A £700 leg of Jamón Ibérico, a copper-bottom Sautee pan and a new batch of hens might be the perfect gift for the foodie in every Guardian readers’ life, but – no offence – I can’t imagine anybody who reads this blog spontaneously dropping a stack on a pan and some ham because an article said so.
If your favourite glutton doesn’t happen to live inside a Habitat catalogue shoot, they’re more likely to appreciate some of these Christmas treats:
Polyscience Smoking Gun
Let’s get it out of the way; yes it looks like – and would probably perform functionally as – drug paraphernalia, and using it as such might actually make you the only person in the country to laugh during the Mrs. Brown’s Boys Christmas Special – Feck The Halls (just kidding, that’s much too clever a name).
To do that would be such a waste though, when you could be using it to infuse meats, cheeses, vegetables, crisps, beer, wine and liquor with cold-smoke from wood, herbs, spices, teas and any other combustable you can think to put in there.
Minosharp Water Sharpener
A knife is a very personal item that could very well last its owner a lifetime, and there’s so much room for error when choosing one – pick the wrong size, shape, balance or type of steel and you’ve wasted your money, ruined Christmas, and the person you bought it for could be forgiven for never talking to you again. Besides, any home chef worth their Maldon will already have one or two that they swear by and use for 90% of the jobs in their kitchen.
A knife-sharpener is unlikely to evoke an N64 Kid-esque reaction when it’s opened on Christmas morning, and everybody else in the room might be thinking “A knife sharpener, what a sad bastard. They’ll much prefer the Minion I’ve bought them despite the fact we’re both grown adults” – but when your giftee’s trusty old blade has been given a new lease of life, and it’s slicing off thin, silken ribbons of Turkey breast without a care in the world, you’ll both know that you’ve won Christmas.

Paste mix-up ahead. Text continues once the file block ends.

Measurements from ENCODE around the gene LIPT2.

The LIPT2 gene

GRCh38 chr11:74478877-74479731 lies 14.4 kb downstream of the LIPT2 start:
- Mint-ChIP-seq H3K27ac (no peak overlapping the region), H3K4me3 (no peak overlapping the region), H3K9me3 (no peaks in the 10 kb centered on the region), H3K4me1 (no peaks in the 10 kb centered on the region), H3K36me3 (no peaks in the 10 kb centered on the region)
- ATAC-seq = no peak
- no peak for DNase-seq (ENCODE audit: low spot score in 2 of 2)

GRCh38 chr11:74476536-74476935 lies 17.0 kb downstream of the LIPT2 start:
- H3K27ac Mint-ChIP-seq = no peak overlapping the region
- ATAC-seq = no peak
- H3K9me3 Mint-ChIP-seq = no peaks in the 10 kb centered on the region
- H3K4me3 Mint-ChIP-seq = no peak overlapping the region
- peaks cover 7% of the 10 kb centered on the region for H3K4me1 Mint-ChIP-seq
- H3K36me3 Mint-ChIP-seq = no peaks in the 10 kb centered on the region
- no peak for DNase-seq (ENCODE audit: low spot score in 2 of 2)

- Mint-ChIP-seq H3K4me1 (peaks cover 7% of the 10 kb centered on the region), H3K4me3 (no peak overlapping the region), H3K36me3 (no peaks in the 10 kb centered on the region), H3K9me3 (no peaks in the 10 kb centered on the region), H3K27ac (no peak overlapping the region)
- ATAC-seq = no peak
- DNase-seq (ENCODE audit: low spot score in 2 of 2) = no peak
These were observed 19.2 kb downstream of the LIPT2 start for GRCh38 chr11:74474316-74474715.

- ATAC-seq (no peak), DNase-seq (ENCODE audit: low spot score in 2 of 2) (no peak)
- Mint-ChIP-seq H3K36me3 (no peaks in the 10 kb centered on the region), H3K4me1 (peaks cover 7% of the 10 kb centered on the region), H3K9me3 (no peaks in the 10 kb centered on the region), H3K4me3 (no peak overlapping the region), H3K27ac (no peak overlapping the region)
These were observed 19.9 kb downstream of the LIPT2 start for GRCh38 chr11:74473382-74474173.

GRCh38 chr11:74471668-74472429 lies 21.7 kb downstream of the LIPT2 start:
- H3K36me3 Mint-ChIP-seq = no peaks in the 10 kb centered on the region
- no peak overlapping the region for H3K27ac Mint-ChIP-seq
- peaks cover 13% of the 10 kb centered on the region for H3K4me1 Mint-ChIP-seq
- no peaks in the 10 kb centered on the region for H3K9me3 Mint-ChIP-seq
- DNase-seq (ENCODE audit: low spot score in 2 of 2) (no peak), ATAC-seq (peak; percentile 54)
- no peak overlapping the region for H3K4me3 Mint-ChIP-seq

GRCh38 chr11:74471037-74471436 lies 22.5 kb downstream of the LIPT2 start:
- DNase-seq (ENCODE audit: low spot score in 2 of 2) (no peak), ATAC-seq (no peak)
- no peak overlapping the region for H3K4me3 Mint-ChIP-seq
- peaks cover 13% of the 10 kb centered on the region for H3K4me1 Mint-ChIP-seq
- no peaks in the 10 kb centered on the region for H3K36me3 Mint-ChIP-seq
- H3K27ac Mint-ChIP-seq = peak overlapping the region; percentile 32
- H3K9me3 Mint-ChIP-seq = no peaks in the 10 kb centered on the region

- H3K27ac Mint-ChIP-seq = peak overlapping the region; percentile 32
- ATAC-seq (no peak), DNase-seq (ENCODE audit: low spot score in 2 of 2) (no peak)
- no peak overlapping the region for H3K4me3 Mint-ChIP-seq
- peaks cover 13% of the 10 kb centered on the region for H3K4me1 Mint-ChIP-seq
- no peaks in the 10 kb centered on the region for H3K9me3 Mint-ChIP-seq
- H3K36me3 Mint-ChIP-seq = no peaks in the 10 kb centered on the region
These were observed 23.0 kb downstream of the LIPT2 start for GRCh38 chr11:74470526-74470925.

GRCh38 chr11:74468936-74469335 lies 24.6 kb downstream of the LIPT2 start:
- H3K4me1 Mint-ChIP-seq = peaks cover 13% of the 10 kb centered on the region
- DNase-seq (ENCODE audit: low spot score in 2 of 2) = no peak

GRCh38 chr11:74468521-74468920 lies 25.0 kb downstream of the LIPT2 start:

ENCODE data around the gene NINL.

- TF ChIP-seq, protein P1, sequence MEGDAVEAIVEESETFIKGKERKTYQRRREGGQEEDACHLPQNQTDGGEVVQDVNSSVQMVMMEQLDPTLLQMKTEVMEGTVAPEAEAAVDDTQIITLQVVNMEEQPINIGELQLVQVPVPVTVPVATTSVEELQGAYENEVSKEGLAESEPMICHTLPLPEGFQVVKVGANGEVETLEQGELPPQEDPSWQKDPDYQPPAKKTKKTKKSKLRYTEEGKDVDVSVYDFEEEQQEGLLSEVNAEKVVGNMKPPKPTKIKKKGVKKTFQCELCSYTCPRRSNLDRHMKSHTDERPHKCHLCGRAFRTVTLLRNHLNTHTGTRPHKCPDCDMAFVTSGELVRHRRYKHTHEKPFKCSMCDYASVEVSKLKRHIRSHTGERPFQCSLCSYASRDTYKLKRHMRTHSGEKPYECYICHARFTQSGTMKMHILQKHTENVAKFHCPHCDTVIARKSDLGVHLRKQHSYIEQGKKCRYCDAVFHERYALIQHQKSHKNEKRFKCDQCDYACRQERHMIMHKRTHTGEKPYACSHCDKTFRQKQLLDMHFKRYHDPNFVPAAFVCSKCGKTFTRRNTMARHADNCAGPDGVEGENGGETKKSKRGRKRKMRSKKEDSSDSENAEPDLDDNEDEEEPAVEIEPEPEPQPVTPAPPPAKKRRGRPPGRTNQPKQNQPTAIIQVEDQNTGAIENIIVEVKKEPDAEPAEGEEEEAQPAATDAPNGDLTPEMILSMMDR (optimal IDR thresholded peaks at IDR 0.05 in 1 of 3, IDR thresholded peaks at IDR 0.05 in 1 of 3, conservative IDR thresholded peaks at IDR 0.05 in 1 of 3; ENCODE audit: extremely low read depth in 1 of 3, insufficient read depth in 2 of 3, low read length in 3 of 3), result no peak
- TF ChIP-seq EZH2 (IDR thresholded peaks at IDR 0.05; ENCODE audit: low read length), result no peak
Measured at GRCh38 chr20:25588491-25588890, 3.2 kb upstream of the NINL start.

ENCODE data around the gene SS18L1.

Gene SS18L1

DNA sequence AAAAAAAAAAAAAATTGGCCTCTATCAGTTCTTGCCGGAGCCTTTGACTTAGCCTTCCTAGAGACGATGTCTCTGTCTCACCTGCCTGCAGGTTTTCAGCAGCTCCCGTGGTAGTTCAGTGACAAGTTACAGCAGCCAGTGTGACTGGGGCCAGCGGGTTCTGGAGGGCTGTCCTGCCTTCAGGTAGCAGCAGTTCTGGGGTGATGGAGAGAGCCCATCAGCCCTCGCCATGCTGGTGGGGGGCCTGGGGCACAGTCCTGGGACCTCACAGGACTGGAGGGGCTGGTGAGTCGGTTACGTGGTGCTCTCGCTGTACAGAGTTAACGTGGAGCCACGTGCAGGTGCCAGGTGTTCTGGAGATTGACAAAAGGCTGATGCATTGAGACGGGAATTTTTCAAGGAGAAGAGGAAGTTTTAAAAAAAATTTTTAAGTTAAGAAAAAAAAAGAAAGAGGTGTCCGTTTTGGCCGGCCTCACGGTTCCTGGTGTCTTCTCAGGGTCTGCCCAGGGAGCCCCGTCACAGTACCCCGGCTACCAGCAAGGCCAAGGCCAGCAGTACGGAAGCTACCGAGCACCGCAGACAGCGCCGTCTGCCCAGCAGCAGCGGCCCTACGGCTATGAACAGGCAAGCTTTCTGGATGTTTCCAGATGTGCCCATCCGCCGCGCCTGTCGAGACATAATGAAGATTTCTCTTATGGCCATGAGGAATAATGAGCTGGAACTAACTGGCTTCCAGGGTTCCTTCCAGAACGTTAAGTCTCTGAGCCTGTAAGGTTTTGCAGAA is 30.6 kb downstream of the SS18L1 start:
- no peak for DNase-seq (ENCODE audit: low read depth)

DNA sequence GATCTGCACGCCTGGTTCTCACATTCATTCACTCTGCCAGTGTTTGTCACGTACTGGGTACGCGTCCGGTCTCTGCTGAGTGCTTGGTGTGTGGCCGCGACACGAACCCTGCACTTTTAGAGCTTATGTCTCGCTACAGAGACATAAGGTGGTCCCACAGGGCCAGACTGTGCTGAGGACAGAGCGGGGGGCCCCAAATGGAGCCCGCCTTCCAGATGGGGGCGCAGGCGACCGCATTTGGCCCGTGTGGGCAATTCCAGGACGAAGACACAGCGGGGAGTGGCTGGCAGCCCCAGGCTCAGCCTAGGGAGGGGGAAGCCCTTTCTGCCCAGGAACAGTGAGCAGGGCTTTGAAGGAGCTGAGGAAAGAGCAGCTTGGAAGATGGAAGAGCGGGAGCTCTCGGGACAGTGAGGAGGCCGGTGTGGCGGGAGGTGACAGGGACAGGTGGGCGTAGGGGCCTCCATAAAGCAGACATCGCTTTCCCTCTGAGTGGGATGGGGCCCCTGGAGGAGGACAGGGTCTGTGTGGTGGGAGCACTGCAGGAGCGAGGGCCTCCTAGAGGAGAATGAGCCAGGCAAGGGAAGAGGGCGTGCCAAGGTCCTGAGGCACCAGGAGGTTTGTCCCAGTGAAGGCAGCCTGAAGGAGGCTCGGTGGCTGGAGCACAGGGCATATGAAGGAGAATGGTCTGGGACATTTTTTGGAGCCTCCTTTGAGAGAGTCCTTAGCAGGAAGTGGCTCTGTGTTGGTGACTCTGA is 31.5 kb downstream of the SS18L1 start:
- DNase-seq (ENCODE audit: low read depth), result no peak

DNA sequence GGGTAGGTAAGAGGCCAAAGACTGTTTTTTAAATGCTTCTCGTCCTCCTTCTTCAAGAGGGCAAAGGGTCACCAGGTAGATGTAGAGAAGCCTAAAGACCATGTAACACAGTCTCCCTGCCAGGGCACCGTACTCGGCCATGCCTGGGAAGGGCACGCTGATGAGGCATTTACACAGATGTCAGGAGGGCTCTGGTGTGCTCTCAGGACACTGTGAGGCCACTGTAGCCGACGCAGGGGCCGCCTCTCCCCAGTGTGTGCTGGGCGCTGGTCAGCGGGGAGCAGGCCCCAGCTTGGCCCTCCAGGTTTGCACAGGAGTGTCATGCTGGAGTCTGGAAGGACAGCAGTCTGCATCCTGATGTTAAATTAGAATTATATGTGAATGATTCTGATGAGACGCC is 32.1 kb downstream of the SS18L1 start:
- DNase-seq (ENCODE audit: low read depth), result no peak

Besides, what kind of selfish sociopath is going to already have one of these, at this price?
People who are predisposed to really liking food are inevitably coffee people as well. They go hand in hand – the sophisticated flavour palates, the experimentation and customisation that comes from the infinite combinations of grinding, brewing, cupping and whatever else, and certainly the inherent elitism. Espresso machines are mostly bogus, and highly unlikely to yield barista-style results, so don’t bother spending hundreds of pounds attempting to.
Aeropress and Bialetti both make equipment that makes good quality espresso with minimal effort, for around £20. That bag of Whittard’s coffee that’s been half-folded over in a cupboard for 18 months just isn’t going to cut it, so do the equipment some justice by getting them a subscription to Pact as well – they deliver fresh roast and ground gourmet coffee as often as you’d like on a rolling subscription, so you can get them as much or as little as you think they deserve – the first bag is only £1 as well.
Pact Coffee £6.95/250g(£1 for first bag) Pact
Maldon Sea Salt
Imagine my delight when I found out gold-standard of seasoning is available in 1.5kg buckets. Giving this to an aspiring home chef is the gift equivalent of a sly wink or a secret handshake, they’ll know that you just get them, and this type of quantity will last for up to a week in their kitchen.
We live in a golden age of stylish, high concept cookbooks catering to every possible niche cuisine, but speaking from experience, your giftee will be inundated with them every special occasion as soon as they show even a passing interest in food. Magazines will look just as good on their coffee table, and a subscription will remind them every few months what a great friend you are.
TOAST and Lucky Peach are both pleasingly high-quality, design-conscious publications which feature articles, photography and illustrations from a range of contributors, sharing their perspective on the people, stories and culture of food. Like this blog, but less crap.
If you’re set on giving somebody a cookbook though, SousChef.co.uk has done what somebody should have done a long-ass time ago, and made hampers containing books and a selection of the harder to find ingredients used – nothing’s worse than getting the new Ottolenghi book for Christmas and not being able to find a shop open that sells Harissa.
TOAST £15 EatDrinkToast.com
Lucky Peach $48/4 Issues lky.ph
Leeds Indie Food Festival Passport
If your pal is anywhere near Leeds in May, they’ll be going to the Indie Food Festival. As I mentioned here it’s going on for two weeks – with anybody who’s anybody in the Leeds food game taking part in events – and finishes with the biggest street feast the City’s ever seen.
We’re not 17 any more, so nobody wants to keep a skeevy fabric wristband on for two whole weeks. The Festival Passport acts as the wristband for public and gets filled with stamps as its owner attends tastings, panels, workshops and screenings over the course of the fortnight, entitling them to priority tickets, discounts, and exclusive events and products.